The route is off-road. Hiking boots or sturdy shoes are recommended; running shoes will be ok, too.. The trail is mostly dry this year, although there may be occasional wet or muddy sections. The trail is not suitable for strollers.
Ottawa is the only major city we know of which includes an old growth forest in its urban area. This walk will take you into the area that has been the focus of opposition to development by residents, environmentalists, and First Nations people.
Photo: Martha Webber at Jane's Walk 2011
The walk will follow the excellent trail through Trillium Woods that runs behind the new recreation centre under construction on Innovation Drive & Goulbourne Forced Road. Martha will point out various trees, new growth on the forest floor, evidence of animal presence in the forest, all the tiny things and great trees that together make up the forest.. New growth is late given our cold spring so far, but there are some plants up, and some with flowers. A great walk for elementary school children.
There are good trails throughout this area that are used year-round. There is an abundance of wildlife, including several endangered species, such as such as the Butternut Tree, American Ginseng, and the Blanding's Turtle. First Nations people traditionally hold parts of this area sacred and want to protect the wild state of the area and the rich archeological heritage contained there.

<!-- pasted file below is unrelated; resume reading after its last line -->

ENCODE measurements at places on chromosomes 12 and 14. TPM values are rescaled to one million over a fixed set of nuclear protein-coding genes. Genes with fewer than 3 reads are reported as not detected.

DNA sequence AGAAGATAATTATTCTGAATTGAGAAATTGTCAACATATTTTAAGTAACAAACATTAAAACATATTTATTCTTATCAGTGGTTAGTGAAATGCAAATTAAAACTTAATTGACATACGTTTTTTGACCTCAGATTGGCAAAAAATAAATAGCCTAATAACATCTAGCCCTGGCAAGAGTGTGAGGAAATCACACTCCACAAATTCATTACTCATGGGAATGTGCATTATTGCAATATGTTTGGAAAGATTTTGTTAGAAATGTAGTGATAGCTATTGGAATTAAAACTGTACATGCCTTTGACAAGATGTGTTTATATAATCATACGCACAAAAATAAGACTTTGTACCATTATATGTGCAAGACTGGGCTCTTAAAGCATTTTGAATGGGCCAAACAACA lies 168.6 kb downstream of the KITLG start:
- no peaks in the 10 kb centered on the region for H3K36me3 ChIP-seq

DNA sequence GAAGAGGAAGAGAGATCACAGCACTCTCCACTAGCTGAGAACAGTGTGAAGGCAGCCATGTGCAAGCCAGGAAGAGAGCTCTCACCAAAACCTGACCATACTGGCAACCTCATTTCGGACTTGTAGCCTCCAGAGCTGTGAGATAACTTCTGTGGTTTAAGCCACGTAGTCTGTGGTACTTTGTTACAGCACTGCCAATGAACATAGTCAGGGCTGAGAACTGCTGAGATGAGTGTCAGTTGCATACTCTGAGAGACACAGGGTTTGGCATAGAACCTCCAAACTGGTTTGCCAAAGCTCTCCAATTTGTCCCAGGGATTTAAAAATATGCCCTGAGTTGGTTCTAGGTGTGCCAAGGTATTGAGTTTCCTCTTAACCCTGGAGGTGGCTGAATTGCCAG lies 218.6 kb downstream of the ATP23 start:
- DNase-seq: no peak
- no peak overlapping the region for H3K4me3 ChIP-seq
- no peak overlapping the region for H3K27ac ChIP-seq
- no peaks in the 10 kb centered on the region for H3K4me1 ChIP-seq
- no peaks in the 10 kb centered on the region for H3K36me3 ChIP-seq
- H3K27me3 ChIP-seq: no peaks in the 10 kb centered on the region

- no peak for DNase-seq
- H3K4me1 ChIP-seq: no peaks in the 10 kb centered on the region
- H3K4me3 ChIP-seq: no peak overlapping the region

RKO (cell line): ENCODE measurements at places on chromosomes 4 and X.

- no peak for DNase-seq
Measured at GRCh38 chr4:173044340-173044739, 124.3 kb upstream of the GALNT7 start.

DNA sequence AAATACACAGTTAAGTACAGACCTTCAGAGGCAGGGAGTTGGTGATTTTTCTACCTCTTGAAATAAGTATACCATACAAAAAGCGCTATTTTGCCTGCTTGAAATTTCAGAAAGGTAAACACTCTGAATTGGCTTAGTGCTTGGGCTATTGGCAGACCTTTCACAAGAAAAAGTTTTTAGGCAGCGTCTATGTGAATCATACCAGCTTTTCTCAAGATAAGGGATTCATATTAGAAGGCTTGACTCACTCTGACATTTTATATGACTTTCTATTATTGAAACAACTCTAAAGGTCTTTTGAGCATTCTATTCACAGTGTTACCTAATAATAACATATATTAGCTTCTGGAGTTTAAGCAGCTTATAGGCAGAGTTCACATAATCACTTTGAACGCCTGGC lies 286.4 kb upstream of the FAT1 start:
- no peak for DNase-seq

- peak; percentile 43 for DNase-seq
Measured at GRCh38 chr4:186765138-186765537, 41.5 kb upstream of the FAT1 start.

The Trillium woods path is on the south side, across the street from the Cisco buildings, marked by a big stone. The path circles in behind the construction area. We'll go about a mile into the woods and retrace our steps to return to the start.
The path is easy to follow and if anyone gets tired, they can turn around and follow the path back at any time.
From Ottawa, take the 417 to March Rd, then north to Terry Fox. Turn left on Terry Fox, and the first left is Innovation Dr.
You can also get there from the Terry Fox exit. In that case, take Terry Fox north and continue past Second Line (traffic signal). Innovation Dr. is the next signal. Turn right onto Innovation if you come this way.
The trail entrance is just past the far end of the construction site. You can park along the road.
Martha Webber is a local researcher and educator. In 2007, she was presented with the Ottawa Field Naturalists Club's Mary Stuart Education Award.